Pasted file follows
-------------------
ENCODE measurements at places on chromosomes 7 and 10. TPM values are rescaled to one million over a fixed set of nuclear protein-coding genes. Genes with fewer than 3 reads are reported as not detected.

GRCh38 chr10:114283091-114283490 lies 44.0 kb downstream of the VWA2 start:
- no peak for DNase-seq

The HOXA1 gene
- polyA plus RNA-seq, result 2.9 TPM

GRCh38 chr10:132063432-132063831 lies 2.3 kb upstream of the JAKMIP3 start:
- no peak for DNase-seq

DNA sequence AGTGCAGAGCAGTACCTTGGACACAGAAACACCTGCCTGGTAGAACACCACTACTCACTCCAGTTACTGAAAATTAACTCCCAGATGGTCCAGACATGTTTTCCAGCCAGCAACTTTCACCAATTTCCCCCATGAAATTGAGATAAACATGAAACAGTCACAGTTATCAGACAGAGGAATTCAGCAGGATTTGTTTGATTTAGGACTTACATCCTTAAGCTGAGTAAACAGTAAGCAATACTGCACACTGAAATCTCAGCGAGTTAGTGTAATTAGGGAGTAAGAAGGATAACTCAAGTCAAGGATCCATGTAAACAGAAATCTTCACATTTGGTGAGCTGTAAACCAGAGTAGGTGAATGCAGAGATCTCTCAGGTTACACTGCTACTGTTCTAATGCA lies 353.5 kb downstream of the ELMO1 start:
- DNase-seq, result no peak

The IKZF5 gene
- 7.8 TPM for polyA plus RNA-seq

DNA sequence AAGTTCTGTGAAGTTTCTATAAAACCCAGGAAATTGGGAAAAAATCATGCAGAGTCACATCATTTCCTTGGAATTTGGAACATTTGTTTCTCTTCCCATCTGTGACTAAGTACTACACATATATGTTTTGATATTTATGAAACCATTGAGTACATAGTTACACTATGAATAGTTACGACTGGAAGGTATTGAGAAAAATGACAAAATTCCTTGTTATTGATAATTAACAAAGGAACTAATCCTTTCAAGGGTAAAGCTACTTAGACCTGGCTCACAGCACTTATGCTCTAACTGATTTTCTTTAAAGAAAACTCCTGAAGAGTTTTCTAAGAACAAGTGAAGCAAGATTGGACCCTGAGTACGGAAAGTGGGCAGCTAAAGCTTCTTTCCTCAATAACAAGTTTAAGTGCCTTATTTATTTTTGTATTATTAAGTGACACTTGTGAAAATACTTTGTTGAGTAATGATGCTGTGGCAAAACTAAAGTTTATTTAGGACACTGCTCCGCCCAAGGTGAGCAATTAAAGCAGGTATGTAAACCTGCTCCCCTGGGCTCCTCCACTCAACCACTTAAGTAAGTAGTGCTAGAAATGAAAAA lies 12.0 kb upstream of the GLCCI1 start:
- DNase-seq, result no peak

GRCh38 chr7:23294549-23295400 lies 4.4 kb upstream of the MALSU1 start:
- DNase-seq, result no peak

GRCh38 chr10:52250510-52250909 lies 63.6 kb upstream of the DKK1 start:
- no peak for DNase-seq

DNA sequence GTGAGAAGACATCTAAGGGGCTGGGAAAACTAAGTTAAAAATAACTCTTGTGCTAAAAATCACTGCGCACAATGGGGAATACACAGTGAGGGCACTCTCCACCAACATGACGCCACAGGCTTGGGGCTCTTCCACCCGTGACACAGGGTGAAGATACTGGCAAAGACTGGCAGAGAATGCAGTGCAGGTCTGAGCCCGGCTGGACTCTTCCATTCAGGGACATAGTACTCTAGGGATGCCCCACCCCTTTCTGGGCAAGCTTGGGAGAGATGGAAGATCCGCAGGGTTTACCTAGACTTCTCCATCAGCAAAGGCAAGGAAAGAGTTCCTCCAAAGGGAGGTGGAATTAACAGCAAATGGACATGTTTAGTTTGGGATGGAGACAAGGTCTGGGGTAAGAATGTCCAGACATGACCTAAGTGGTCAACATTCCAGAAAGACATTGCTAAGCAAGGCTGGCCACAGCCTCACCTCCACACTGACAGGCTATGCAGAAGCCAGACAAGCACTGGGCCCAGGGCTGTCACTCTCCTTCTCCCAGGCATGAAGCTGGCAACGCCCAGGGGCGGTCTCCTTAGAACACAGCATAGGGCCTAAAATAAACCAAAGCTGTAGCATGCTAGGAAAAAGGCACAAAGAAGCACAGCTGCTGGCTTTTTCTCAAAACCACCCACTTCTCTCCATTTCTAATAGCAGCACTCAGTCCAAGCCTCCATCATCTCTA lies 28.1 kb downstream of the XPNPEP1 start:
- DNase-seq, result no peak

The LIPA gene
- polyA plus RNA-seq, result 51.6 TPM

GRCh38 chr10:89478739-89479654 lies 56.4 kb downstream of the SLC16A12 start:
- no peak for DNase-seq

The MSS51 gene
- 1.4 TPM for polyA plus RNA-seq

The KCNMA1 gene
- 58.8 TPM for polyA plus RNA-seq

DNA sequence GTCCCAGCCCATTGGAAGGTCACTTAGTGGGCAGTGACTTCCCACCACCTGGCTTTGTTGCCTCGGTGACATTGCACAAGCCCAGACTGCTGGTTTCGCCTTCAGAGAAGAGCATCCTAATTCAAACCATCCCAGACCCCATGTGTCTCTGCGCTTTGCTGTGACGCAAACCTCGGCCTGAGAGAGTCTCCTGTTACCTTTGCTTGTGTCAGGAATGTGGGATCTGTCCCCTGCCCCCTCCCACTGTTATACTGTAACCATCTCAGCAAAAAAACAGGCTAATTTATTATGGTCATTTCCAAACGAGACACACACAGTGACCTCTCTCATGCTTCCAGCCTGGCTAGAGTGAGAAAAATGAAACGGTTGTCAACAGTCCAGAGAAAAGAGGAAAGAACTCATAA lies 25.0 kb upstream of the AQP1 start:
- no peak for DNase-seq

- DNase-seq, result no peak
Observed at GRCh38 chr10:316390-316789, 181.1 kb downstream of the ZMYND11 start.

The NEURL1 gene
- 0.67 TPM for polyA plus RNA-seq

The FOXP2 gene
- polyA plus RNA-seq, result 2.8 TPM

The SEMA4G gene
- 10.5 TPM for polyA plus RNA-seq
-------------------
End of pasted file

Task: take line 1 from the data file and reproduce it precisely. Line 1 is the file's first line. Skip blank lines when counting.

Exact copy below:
ENCODE measurements at places on chromosomes 7 and 10. TPM values are rescaled to one million over a fixed set of nuclear protein-coding genes. Genes with fewer than 3 reads are reported as not detected.